One of the most effective strategies the banks have devised is to utilize a process of servicing musical chairs to keep the homeowner and judges from being able to decipher who the rotating parties involved in the loan are. The name game becomes so convoluted through assignments, serving rights and through attempts to identify the true creditor that not even the servicers know who the creditor is. LPS/DocX/Black Knight augments this confusion by fabricating documents to paper over the underlying fraud.
Foreclosure standing, the critical point that derailed hundreds of lender lawsuits, confused a Florida trial judge, who “throughout the trial … seemed confused” about the role of the loan servicer, according to a state appellate court.
Ownership questions, broken chains of title and document fraud resulted from the collapse of the real estate market when originators transferred loans in such a sloppy manner and in such large quantities that the paperwork trail went cold. Borrowers, country recorders and even the banks themselves couldn’t rely on the document trail, let alone a trial court judge without extensive knowledge of how the fraudulent scheme played out.
Deutsche Bank National Trust Co.’s prevailed, when the Fourth District Court of Appeal reversed an involuntary dismissal and remanded the case over confusion about the financial players.
Deutsche Bank, acting as trustee for Harborview Mortgage Loan Trust’s mortgage-backed certificates, filed a foreclosure suit against two homeowners alleging it held their promissory note and mortgage. It relied on an employee of the prior loan servicer who had no personal knowledge of the loan and attorney-in-fact, GMAC Mortgage LLC, to verify the complaint—a move that would muddle the litigation when Deutsche presented a witness from yet another company, Ocwen Loan Servicing, to testify about the loan’s path. Ocwen claims it had acquired GMAC and was the current loan servicer. Another lender, Novastar Mortgage Inc., had also been involved, according to a blank indorsement from that financier, which Deutsche Bank used to shore up its ownership claim. It is a shame the homeowner didn’t bother to contact an investigator to examine the trusts, documents and transfers to determine if the paper trail was valid.
Broward Circuit Judge William Haury wasn’t confused, he was cautious. He knew something was afoul in the convoluted chain of title. “Throughout the trial, the trial court seemed confused as to GMAC’s role in the subject case,” Fourth DCA Judge Burton Conner wrote in a unanimous decision with Judges Carole Taylor and Alan Forst. “Despite the fact that it was the bank that filed suit on its own behalf, the trial court seemed concerned that there was no document reflecting GMAC’s authority to file the suit. However, GMAC did not file the suit as the plaintiff, but instead, merely verified the complaint as the servicer and attorney-in-fact.”
Once the bank rested, the homeowners, Adrian M. Applewhite and Anika O. Johnson, moved for involuntary dismissal for lack of standing. Haury granted their motion and entered final judgment in their favor. He denied Deutsche’s motion for rehearing and a new trial, finding it failed to prove GMAC’s authority to act as attorney-in-fact at the time the bank filed the complaint.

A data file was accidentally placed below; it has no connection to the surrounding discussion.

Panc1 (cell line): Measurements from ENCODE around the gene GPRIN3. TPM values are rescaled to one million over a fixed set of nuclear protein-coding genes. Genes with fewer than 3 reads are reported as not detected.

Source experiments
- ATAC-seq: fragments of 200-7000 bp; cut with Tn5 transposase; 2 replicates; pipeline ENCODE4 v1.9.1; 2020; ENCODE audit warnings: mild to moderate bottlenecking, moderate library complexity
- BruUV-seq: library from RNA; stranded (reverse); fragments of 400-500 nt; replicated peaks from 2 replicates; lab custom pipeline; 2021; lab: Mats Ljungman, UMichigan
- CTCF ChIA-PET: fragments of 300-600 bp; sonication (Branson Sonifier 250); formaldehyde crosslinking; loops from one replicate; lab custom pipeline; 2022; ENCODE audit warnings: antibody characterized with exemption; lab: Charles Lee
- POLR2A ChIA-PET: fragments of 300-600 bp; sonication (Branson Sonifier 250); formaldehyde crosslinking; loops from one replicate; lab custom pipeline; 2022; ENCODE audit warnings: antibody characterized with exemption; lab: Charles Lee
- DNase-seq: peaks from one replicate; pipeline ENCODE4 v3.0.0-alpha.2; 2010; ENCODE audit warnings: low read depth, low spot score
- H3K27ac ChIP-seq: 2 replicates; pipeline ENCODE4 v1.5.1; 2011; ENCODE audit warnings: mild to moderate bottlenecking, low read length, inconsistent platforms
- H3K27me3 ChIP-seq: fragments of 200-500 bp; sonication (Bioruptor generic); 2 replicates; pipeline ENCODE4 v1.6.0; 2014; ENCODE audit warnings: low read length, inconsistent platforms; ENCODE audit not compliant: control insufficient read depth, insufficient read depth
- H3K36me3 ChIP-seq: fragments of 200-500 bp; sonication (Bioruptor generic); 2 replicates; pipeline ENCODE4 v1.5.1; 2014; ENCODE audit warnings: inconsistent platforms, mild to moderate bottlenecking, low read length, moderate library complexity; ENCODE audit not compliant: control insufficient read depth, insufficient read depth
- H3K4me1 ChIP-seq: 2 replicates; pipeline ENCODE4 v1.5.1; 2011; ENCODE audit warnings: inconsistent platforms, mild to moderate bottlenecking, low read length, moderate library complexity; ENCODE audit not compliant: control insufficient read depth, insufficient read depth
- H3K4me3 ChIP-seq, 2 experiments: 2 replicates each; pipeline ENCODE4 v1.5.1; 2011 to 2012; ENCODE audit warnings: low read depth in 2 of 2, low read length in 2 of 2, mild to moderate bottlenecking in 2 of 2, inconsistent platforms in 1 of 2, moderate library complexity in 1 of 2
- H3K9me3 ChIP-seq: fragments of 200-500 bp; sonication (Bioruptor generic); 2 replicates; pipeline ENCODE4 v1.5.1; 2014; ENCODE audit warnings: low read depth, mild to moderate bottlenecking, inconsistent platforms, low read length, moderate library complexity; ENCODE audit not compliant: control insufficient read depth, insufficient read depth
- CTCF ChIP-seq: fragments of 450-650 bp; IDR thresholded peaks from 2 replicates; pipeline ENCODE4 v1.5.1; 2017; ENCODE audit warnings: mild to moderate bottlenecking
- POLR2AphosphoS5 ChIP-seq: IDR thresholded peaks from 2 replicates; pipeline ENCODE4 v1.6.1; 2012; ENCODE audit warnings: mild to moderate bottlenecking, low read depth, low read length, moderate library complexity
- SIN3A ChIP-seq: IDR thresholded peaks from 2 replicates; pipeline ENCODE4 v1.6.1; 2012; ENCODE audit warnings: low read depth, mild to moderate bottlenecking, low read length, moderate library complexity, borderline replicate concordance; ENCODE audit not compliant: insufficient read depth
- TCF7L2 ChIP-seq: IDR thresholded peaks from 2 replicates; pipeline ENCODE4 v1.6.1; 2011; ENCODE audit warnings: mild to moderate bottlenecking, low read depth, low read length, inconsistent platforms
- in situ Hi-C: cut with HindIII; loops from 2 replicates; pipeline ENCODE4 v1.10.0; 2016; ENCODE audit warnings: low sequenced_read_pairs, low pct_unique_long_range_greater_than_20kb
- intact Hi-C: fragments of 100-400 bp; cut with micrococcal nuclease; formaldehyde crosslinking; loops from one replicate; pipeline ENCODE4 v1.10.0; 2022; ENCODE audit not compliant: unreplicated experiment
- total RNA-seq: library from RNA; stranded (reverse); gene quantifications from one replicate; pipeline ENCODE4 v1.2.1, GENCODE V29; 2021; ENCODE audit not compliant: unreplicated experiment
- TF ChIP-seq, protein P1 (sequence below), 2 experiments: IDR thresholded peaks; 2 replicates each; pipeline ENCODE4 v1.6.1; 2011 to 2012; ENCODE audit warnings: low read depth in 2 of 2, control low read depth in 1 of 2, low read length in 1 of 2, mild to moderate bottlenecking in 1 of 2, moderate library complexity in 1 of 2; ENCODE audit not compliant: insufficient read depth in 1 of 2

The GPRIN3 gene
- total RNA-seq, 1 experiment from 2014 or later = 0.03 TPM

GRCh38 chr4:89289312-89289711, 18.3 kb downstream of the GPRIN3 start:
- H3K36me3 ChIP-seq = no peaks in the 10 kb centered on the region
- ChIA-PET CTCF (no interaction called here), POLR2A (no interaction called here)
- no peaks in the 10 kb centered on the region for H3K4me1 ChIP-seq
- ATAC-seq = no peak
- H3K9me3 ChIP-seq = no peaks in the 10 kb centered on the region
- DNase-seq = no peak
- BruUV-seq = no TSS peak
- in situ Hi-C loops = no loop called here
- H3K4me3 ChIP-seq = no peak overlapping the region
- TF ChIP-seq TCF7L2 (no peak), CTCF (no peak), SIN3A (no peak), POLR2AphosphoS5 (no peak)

But the appellate court disagreed.
“It is well established that standing of the plaintiff to foreclose on a mortgage must be established at the time the plaintiff files suit,” Conner wrote. “In this case, the bank filed its complaint alleging its status as the holder of the note, having acquired the loan prior to filing the complaint. Attached to the complaint was a copy of the note with a blank indorsement, making it payable to the bearer. … The bank correctly argued at trial there was sufficient evidence to show it had standing to bring the foreclosure suit where no evidence was presented to the contrary.”
Now you know why so many foreclosure cases have forged indorsements or an indorsement magically appears on the note during trial. A valid indorsement perfects a note so that it becomes bearer paper and provides the authority needed for a holder to foreclose. However, a good percentage of indorsements are fabrications or endorsed by robosigners with no authority to indorse the note. In fact, the easiest way for a servicer to foreclose is to fabricate the originating bank’s signature on the note and create “bearer” paper. Homeowners should research the party who indorsed their note to determine if that party had authority to indorse, and look for tale-tale signs of fabrication or forgery.
The panel also rejected the homeowners’ assertion that the bank needed to enter into evidence a pooling and serving agreement to prove legal standing over the securitized mortgage loans. Florida does not have the equivalent of the California Yvanova decision.
“The argument is without merit,” Conner wrote.
Greenberg Traurig attorneys Kimberly S. Mello, Jonathan S. Tannen and Patrick G. Broderick represented Deutsche Bank.
Mark H. Klein and David Jay Bernstein of the Law Office of David Jay Bernstein in Deerfield Beach represented Applewhite and Johnson.
Filed under: foreclosure |